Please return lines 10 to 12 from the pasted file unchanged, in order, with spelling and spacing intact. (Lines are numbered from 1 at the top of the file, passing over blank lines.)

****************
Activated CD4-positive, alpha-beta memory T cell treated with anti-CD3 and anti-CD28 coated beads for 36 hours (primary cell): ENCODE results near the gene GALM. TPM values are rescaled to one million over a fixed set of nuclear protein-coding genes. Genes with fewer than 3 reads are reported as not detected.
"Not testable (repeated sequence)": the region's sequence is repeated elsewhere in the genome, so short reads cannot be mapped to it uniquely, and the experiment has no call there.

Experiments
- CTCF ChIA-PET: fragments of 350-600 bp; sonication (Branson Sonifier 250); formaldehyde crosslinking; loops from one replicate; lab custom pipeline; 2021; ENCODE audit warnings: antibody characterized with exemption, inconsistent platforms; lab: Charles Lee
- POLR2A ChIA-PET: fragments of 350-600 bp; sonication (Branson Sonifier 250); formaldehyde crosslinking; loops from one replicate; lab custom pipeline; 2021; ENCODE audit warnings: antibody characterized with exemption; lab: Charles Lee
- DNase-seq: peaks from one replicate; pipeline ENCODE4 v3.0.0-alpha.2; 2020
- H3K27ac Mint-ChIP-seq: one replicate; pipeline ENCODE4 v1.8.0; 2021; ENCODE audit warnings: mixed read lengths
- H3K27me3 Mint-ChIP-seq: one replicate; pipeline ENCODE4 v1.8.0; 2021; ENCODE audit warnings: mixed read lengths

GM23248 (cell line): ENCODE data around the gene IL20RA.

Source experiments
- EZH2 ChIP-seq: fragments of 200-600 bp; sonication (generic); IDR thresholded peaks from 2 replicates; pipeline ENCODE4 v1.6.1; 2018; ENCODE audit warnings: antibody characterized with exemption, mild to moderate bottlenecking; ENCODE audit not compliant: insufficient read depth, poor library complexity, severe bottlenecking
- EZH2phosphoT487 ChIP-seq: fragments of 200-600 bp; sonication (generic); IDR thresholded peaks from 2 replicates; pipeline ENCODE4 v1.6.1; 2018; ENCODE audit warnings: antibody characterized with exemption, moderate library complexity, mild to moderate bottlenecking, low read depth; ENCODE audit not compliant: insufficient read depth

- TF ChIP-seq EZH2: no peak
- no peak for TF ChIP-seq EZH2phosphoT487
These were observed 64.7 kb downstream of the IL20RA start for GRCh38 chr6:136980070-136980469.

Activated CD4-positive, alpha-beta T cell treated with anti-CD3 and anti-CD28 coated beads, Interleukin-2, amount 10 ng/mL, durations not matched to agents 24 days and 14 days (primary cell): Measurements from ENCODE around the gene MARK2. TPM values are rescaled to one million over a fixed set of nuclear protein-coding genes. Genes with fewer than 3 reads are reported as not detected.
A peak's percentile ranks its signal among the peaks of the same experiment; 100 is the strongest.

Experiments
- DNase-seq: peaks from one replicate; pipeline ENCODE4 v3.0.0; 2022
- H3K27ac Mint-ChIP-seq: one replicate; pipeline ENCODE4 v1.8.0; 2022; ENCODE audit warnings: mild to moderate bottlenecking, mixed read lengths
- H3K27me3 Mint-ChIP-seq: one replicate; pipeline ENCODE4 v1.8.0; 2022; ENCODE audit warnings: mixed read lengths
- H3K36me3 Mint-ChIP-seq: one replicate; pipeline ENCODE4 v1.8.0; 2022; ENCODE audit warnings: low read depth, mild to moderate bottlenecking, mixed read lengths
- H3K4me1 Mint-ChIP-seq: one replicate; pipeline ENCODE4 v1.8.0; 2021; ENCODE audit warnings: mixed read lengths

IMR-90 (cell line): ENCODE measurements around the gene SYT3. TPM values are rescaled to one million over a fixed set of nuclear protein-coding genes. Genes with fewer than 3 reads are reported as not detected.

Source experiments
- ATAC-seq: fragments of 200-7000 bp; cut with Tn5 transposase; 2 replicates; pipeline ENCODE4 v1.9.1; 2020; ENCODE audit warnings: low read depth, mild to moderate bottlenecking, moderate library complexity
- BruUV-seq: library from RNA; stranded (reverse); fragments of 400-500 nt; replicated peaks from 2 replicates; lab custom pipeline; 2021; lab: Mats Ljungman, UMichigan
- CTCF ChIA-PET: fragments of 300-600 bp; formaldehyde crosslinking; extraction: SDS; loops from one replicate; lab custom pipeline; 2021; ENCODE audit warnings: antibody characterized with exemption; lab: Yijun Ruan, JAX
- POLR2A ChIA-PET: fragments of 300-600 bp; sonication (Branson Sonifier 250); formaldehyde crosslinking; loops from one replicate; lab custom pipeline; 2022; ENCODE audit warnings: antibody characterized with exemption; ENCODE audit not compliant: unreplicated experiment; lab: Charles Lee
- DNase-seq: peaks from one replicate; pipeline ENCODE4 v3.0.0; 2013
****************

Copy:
Source experiments
- EZH2 ChIP-seq: fragments of 200-600 bp; sonication (generic); IDR thresholded peaks from 2 replicates; pipeline ENCODE4 v1.6.1; 2018; ENCODE audit warnings: antibody characterized with exemption, mild to moderate bottlenecking; ENCODE audit not compliant: insufficient read depth, poor library complexity, severe bottlenecking
- EZH2phosphoT487 ChIP-seq: fragments of 200-600 bp; sonication (generic); IDR thresholded peaks from 2 replicates; pipeline ENCODE4 v1.6.1; 2018; ENCODE audit warnings: antibody characterized with exemption, moderate library complexity, mild to moderate bottlenecking, low read depth; ENCODE audit not compliant: insufficient read depth